Gillispie, Charles C. (1959) Genesis and Geology: The Impact of Scientific Discoveries upon Religious Beliefs in the Decades before Darwin. N. Y.: Harper Torchbooks.

Greenberg, Jay R. and Mitchell, Stephen A. (1983) Object Relations in Psychoanalytic Theory. Harvard.

Haraway, Donna J. (1989) Primate Visions: Gender, Race and Nature in the World of Modern Science. Routledge.

______ (1990) Simians, Cyborgs and Women: The Reinvention of Nature. Free Association Books.

Heyl, Barbara S. (1980) ‘The Harvard “Pareto Circle”’, J. Hist. Behav. Sci. 4: 316-34 (on the historical roots of functionalism).

Malthus, Thomas R. (1798) An Essay on the Principle of Population. Johnson.

Paley, William (1802) Natural Theology. Baynes.

Radcliffe-Brown, A. R. (1952) Structure and Function in Primitive Society: Essays and Addresses. Cohen and West.

Rorty, Richard (1989) ‘The Contingency of Selfhood’, in Contingency, Irony, and Solidarity. Cambridge: Cambridge, pp. 23-43.

Sandler, Joseph, ed. (1991) Freud’s ‘On Narcissism: An Introduction’. Yale.

Strawson, Peter F. (1959) Individuals: An Essay in Descriptive Metaphysics. Methuen.

Young, Robert M. (1970) Mind, Brain and Adaptation in the Nineteenth Century: Cerebral Localization and Its Biological Context from Gall to Ferrier. Oxford: Clarendon; reprinted with new preface N. Y.: Oxford, 1990.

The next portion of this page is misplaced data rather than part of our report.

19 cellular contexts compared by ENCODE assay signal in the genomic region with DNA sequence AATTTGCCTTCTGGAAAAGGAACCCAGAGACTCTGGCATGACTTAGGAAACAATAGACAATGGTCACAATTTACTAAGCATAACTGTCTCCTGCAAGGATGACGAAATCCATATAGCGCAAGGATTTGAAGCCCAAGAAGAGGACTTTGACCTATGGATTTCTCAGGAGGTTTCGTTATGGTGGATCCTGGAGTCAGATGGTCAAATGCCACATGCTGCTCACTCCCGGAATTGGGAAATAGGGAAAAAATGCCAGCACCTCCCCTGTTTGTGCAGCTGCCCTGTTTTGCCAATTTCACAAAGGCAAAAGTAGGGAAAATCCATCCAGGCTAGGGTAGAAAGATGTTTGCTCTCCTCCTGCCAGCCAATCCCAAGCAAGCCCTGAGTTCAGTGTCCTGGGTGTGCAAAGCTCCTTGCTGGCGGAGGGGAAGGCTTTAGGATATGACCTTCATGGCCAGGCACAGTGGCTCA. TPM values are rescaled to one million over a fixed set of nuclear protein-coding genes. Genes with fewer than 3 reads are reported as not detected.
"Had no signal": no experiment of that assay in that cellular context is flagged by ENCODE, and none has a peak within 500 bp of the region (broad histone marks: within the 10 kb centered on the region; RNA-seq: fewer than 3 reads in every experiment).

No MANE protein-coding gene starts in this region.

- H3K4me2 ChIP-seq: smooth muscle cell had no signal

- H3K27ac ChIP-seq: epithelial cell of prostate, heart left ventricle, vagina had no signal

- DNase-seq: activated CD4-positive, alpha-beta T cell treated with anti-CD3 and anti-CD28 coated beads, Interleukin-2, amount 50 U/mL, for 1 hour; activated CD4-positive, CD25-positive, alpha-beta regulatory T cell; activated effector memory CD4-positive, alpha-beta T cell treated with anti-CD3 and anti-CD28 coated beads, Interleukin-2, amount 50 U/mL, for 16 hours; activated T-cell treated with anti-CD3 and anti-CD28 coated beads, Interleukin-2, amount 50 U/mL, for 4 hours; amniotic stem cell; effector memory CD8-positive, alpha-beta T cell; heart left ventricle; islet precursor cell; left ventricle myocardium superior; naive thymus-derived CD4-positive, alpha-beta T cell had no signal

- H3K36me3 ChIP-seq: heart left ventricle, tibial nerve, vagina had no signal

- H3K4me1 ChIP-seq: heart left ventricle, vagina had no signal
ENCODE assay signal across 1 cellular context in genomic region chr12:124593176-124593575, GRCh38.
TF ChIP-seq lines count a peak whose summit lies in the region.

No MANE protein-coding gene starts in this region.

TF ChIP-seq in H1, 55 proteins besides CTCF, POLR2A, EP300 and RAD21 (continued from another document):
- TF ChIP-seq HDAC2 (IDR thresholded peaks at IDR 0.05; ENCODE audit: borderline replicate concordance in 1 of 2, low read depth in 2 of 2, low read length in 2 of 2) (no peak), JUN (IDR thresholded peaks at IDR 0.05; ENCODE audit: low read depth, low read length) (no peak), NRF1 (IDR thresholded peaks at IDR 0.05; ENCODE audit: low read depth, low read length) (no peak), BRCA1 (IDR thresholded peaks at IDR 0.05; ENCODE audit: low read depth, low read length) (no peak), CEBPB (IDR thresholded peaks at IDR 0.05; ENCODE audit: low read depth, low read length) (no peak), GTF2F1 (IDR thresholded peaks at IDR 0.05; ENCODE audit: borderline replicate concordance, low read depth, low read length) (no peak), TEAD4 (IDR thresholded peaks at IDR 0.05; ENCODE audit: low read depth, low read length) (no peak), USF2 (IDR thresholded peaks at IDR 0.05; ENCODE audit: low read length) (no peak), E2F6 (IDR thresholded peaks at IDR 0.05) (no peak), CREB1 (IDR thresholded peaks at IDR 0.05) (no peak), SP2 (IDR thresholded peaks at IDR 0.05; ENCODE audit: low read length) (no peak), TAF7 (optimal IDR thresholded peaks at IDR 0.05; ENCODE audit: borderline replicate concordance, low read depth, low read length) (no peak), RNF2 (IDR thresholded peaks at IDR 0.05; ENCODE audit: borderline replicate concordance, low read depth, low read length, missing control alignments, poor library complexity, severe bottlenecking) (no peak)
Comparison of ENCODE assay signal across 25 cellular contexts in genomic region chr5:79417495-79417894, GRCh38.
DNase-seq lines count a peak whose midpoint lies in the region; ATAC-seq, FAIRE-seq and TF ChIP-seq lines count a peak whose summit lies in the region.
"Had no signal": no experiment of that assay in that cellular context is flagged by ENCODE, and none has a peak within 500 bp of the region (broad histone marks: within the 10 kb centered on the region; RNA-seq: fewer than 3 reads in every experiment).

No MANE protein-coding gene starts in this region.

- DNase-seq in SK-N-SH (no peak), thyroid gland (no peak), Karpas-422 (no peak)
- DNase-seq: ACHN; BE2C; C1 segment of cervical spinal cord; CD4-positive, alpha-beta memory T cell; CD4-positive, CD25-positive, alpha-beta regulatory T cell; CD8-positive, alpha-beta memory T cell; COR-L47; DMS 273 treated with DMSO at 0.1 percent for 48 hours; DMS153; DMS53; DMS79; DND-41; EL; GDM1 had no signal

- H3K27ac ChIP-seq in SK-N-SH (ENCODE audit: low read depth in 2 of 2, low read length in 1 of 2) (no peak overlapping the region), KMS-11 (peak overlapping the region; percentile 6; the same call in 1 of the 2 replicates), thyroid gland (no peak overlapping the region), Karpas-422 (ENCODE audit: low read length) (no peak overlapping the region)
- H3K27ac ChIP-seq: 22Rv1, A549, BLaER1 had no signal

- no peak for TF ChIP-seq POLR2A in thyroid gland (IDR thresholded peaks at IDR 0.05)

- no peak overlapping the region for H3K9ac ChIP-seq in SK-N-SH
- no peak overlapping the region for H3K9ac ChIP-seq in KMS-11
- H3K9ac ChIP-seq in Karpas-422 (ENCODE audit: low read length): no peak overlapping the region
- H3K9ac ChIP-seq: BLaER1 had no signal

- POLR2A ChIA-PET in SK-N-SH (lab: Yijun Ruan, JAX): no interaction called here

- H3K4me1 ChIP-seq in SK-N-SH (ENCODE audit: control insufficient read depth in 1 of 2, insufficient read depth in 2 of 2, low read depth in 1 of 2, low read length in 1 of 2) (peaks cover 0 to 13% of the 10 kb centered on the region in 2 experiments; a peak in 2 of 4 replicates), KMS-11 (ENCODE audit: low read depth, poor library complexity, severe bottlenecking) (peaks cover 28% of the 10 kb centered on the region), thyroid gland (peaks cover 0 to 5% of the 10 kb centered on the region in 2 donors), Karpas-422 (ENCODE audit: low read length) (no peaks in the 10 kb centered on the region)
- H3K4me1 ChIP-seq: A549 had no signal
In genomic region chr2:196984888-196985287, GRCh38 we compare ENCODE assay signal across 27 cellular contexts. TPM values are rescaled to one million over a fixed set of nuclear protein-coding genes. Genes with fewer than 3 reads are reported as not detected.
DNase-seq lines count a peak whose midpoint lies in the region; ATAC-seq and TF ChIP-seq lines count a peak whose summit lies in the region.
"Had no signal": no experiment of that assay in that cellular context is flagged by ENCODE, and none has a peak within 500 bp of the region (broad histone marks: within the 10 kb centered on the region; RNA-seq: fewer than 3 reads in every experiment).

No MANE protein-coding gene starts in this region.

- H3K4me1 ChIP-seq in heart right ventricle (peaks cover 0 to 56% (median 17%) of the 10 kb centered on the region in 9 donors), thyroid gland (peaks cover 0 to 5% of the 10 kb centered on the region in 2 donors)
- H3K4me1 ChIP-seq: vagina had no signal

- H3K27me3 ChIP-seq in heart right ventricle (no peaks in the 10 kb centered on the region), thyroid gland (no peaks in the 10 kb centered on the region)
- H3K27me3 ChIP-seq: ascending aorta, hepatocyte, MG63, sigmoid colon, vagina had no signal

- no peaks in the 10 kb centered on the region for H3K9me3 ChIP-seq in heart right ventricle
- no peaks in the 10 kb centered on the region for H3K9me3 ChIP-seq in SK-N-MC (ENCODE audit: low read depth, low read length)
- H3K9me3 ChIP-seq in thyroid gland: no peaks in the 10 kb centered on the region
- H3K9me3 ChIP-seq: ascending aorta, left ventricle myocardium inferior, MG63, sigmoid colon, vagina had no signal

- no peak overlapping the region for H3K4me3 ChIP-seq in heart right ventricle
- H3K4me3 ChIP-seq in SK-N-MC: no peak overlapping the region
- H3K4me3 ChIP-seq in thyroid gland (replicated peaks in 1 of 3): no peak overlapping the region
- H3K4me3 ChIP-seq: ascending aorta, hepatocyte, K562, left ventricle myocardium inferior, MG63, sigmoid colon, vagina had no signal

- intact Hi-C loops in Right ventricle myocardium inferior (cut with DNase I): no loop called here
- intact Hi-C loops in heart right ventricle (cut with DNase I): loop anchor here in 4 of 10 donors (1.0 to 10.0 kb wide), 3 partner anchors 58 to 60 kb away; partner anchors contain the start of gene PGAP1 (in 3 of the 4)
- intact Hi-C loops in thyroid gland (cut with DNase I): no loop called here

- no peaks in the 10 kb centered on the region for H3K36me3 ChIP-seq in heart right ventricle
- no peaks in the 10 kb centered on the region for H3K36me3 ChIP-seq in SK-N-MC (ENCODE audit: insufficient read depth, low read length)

______ (1972) ‘Evolutionary Biology and Ideology: Then and Now’, in W. Fuller, ed. The Biological Revolution: Social Good or Social Evil?. N. Y.: Doubleday Anchor, pp. 241-82.

______ (1981) ‘The Naturalization of Value Systems in the Human Sciences’, in Problems in the Biological and Human Sciences. Milton Keynes: Open University Press, pp. 63-110.

______ (1985) Darwin’s Metaphor: Nature’s Place in Victorian Culture. Cambridge: Cambridge.

______ (1993) ‘Darwin’s Metaphor and the Philosophy of Science’, Sci. as Culture (no. 16) 3: 375-403.

______ (1993) ‘Psychoanalytic Teaching and Research: Knowing and Knowing About’, Free Assns. (no. 29) 4: 129-37.

______ (1992) ‘Science, Ideology and Donna Haraway’, Sci. as Culture (no. 15) 3: 7-46.

______ (1994) ‘Is “Perversion” Obsolete?’, paper presented to Grand Rounds, Department of Psychiatry, University of Manitoba.

______ (1994) Mental Space. Process Press.

______ (1994) ‘New Ideas about the Oedipus Complex’, Melanie Klein and Object Relations . 12 (no. 2): 1-20.

______ (1994) ‘The Psychoanalysis of Sectarianism’, British Psychological Society, Psychotherapy Section Newsletter. no. 15: 2-15.

This essay appeared in Changes: An International Journal of Psychology and Psychotherapy 13: 145-48, 1995

Address for correspondence: 26 Freegrove Road, London N7 9RQ

e-mail: robert@rmy1.demon.co.uk